We present a novel hybrid modelling framework that takes into account two aspects which have been largely neglected in previous models of spatial evolutionary games: random motion and chemotaxis. A stochastic individual-based model is used to describe the player dynamics, whereas the evolution of the chemoattractant is governed by a reaction-diffusion equation. The two models are coupled by deriving individual movement rules via the discretisa-tion of a taxis-diffusion equation which describes the evolution of the local number of players. In this framework, individuals occupying the same position can engage in a two-player game, and are awarded a payoff, in terms of reproductive fitness, according to their strategy. As an example, we let individuals play the Hawk-Dove game. Numerical simulations illustrate how random motion and chemotactic response can bring about self-generated dynamical patterns that create favourable conditions for the coexistence of hawks and doves in situations in which the two strategies cannot coexist otherwise. In this sense, our work offers a new perspective of research on spatial evolutionary games, and provides a general formalism to study the dynamics of spatially-structured populations in biological and social contexts where individual motion is likely to affect natural selection of behavioural traits.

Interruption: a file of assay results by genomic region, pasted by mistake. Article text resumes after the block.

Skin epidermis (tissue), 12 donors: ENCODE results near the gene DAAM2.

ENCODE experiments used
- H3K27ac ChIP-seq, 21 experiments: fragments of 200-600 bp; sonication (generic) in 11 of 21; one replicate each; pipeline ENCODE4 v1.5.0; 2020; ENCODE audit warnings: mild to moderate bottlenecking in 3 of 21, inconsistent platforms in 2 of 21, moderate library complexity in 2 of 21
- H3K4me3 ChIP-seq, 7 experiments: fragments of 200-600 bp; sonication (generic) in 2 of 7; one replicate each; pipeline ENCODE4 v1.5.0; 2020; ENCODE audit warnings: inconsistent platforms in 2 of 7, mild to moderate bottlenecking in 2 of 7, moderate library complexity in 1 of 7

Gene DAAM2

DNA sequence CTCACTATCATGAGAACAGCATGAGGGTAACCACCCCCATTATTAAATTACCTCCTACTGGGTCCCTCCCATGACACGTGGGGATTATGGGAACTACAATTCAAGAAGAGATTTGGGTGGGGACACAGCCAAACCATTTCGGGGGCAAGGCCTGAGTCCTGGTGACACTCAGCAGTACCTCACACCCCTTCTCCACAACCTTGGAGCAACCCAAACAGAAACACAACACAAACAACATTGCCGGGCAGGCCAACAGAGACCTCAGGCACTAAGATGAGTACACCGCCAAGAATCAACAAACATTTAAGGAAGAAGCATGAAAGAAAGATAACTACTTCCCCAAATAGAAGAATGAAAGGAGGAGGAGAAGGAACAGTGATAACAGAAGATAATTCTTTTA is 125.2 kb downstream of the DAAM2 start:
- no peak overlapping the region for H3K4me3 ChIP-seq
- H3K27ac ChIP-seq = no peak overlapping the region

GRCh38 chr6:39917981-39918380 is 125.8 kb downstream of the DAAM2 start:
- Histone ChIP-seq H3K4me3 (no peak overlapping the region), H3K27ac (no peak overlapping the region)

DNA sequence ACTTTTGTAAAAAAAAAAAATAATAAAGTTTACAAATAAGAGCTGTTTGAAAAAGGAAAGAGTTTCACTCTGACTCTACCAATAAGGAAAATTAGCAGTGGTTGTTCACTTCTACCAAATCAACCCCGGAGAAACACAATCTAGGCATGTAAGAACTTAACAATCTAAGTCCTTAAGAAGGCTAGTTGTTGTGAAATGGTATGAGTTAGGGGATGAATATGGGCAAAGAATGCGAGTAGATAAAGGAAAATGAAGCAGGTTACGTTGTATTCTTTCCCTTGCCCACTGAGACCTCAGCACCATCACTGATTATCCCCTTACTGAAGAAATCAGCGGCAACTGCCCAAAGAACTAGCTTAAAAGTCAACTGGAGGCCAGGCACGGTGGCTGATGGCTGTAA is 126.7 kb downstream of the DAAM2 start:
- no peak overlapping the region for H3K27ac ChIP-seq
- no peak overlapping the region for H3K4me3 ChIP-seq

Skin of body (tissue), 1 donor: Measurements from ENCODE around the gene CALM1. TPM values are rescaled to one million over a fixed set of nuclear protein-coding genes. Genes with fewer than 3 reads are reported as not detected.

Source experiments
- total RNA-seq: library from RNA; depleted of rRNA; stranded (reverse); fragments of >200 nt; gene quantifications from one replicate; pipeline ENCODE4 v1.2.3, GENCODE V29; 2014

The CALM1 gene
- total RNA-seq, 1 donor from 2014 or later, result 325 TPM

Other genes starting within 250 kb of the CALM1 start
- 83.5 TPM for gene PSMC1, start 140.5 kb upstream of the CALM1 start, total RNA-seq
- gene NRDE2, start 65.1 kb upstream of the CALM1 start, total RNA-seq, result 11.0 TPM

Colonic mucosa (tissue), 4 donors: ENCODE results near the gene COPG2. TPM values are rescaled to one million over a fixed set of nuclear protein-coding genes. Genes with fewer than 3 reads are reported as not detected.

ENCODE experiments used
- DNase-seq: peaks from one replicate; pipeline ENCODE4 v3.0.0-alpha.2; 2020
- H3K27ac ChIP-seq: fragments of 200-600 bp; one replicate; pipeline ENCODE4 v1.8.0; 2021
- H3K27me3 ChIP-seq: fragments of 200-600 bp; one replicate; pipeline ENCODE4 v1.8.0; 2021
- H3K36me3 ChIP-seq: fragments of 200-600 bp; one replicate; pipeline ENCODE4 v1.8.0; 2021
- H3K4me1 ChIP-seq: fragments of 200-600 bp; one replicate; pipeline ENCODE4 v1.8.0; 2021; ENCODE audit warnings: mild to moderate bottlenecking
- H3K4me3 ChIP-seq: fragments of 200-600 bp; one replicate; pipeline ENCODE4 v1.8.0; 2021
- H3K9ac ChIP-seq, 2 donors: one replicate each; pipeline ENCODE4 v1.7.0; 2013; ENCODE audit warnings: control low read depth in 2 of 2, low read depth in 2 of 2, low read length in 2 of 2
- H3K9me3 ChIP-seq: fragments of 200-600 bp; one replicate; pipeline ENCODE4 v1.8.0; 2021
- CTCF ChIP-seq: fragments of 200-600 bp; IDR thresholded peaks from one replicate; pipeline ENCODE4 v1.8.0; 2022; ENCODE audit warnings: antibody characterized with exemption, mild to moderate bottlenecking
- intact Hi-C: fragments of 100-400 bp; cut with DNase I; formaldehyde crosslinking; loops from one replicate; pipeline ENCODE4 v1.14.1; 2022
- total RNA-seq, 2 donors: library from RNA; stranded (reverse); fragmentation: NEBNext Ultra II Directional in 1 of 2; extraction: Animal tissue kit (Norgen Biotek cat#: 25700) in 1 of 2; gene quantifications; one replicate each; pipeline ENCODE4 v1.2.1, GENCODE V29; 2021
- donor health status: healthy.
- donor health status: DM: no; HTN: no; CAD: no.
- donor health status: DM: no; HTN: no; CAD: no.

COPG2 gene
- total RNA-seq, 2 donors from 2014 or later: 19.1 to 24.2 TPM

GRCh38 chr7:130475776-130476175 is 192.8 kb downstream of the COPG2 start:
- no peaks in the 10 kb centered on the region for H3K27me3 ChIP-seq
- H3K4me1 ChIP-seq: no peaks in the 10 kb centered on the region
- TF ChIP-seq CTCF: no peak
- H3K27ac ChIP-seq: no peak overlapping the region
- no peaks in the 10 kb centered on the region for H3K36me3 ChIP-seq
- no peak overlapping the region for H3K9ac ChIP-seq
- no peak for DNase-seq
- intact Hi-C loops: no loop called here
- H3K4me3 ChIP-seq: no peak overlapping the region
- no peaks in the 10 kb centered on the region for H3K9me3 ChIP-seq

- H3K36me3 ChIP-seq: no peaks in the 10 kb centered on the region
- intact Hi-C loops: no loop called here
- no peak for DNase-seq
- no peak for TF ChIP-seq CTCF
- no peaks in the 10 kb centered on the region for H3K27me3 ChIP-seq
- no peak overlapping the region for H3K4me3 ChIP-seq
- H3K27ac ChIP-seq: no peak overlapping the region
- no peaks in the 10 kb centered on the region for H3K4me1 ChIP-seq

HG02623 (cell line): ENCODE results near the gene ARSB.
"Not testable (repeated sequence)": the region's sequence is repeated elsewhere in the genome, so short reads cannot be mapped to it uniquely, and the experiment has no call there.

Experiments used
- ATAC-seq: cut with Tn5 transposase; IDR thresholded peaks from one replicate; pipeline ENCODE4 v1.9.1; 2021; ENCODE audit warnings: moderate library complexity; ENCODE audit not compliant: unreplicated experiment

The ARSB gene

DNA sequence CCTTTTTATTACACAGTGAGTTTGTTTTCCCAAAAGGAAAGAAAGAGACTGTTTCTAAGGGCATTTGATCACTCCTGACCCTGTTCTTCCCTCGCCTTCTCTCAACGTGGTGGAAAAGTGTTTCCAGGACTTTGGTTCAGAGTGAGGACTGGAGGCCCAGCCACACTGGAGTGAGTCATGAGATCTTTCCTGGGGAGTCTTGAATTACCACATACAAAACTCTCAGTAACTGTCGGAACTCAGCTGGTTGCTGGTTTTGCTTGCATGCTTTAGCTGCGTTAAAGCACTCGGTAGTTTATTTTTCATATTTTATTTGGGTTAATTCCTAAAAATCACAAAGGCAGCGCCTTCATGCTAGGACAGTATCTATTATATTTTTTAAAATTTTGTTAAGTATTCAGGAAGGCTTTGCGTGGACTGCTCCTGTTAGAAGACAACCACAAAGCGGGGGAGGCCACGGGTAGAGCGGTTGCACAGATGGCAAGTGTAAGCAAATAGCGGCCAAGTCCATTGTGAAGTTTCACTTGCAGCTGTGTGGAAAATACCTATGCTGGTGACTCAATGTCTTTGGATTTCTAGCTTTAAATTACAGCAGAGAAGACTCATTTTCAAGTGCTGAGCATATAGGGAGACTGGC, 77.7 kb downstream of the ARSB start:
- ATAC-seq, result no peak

Dynamical Patterns of Coexisting Strategies in a Hybrid Discrete-continuum Spatial Evolutionary Game Model / Burgess, A. E. F.; Schofield, P. G.; Hubbard, S. F.; Chaplain, M. A. J.; Lorenzi, T.. - In: MATHEMATICAL MODELLING OF NATURAL PHENOMENA. - ISSN 0973-5348. - STAMPA. - 11:5(2016), pp. 49-64. [10.1051/mmnp/201611504]

Dynamical Patterns of Coexisting Strategies in a Hybrid Discrete-continuum Spatial Evolutionary Game Model

Lorenzi T.
2016

Abstract

We present a novel hybrid modelling framework that takes into account two aspects which have been largely neglected in previous models of spatial evolutionary games: random motion and chemotaxis. A stochastic individual-based model is used to describe the player dynamics, whereas the evolution of the chemoattractant is governed by a reaction-diffusion equation. The two models are coupled by deriving individual movement rules via the discretisa-tion of a taxis-diffusion equation which describes the evolution of the local number of players. In this framework, individuals occupying the same position can engage in a two-player game, and are awarded a payoff, in terms of reproductive fitness, according to their strategy. As an example, we let individuals play the Hawk-Dove game. Numerical simulations illustrate how random motion and chemotactic response can bring about self-generated dynamical patterns that create favourable conditions for the coexistence of hawks and doves in situations in which the two strategies cannot coexist otherwise. In this sense, our work offers a new perspective of research on spatial evolutionary games, and provides a general formalism to study the dynamics of spatially-structured populations in biological and social contexts where individual motion is likely to affect natural selection of behavioural traits.
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Utilizza questo identificativo per citare o creare un link a questo documento: http://hdl.handle.net/11583/2870817